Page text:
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'Fear' review: Isolated horror thriller short on chills


Courtesy of Hidden Empire Film Group

 

Another unexpected entrant into the COVID-inspired catalog of film, Deon Taylor’s “Fear” asks audiences (and the characters) what their worst nightmares are made of. The results are a stagnant and murky dissection around how fear consumes the mind and soul until nothing is left. If you’ve heard that derivative logline before, that’s because it’s been used in horror movies since Freddy Kruger preyed upon sleeping teenagers. In “Fear,” an airborne pathogen forces a group of friends to hunker down at a bed and breakfast as their nightmares play out in real time. We know what makes them squirm because, the night before, the squad sat around a campfire and conveniently told us, but Taylor and co-writer John Ferry try playing with genre troupes by inserting malevolent, supernatural forces into the screenplay. 


Sadly, none of the characters blend together nor have distinct personalities, so when the blood starts flowing, you could care less about who is getting axed. When we meet the potential victims, a collection of couples and old-college pals played by Joseph Sikora, Ruby Modine, Annie IIonzeh, Iddo Goldberg, Andrew Bachelor, Tyler Abro and Tip “TI” Harris, we don’t know much aside from one of them is planning a marriage proposal. And after a strange encounter with the creepy hotel manager, the news alerts the squad about the aforementioned airborne virus taking over the world. But that’s not all, they begin experiencing strange hallucinations that manifest deadly consequences. I wonder if something was in the wine the creepy lady gave them?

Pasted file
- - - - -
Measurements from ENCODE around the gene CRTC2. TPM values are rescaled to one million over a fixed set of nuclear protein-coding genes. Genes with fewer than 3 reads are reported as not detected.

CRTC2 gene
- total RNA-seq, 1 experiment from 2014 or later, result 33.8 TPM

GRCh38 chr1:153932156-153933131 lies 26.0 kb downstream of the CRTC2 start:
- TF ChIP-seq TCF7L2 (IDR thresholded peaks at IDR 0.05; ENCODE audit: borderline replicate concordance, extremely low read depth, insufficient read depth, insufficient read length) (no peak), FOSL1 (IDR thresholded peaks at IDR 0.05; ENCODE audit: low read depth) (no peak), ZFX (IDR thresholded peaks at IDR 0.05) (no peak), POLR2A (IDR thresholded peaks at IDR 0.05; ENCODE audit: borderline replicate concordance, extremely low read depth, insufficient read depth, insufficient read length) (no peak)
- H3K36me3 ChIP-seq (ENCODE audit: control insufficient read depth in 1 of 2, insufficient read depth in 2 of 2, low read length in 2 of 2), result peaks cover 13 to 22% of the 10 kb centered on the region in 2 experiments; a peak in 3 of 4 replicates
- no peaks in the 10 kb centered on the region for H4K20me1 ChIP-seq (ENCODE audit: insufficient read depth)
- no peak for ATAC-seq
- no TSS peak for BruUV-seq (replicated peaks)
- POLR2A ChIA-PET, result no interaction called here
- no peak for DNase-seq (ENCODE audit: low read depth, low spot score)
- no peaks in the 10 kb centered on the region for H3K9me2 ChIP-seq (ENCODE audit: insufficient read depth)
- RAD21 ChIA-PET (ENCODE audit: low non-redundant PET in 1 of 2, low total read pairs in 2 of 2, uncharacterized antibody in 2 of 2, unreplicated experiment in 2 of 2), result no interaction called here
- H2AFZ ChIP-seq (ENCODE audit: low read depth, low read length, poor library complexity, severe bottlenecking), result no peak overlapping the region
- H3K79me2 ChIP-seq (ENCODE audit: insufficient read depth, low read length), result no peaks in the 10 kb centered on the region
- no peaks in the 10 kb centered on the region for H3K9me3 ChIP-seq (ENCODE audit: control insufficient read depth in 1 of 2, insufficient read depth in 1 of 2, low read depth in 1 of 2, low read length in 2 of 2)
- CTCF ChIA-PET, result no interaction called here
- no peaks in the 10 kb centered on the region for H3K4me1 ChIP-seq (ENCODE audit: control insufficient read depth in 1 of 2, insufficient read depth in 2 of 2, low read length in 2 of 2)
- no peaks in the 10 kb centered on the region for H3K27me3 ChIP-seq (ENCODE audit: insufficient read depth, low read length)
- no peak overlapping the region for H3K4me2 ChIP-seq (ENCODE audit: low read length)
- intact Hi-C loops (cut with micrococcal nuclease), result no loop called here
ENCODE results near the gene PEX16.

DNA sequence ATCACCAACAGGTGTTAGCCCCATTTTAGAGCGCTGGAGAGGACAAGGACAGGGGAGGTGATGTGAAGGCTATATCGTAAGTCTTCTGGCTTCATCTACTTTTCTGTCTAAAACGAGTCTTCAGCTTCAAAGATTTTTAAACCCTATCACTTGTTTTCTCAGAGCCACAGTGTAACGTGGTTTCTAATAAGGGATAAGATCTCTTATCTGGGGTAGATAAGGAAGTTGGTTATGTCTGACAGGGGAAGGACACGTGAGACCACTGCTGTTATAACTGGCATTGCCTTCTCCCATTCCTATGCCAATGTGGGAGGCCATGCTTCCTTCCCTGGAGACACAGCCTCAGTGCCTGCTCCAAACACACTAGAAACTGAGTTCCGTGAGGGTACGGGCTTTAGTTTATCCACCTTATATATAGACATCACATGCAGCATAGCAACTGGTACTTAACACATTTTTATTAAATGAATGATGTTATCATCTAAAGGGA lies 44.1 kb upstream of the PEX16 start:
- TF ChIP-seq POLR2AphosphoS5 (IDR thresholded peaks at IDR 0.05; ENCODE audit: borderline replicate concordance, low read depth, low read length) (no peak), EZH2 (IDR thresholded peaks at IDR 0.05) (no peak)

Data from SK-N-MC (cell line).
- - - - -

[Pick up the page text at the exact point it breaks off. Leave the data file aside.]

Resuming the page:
Some expressed fear of drowning, others losing a loved one or not being trusted, but “Fear,” (not to be confused with the Mark Whalberg thriller from the nineties), doesn’t give audiences anything worth latching onto outside of these basic, one-dimensional traits. In other words, the film doesn’t take the time to unspool the necessary framework that might have benefited audience engagement. It’s also never clear what “thing” is attacking the group. Witch? Demon? Ghost? All of the above? What we get is a bizarre, special effects driven villain that looks discarded from early cuts of “Venom” and plenty of confusion. 


Horror is a big seller these days and though “Fear” might lend itself to a rowdy group of casual fans looking for something to watch on a rainy day, the overall corniness and lack of depth hinders what minimal enjoyment exists. It’s just another lousy scary movie. 


Grade: D- 


FEAR opens in theaters Friday January 27th. 


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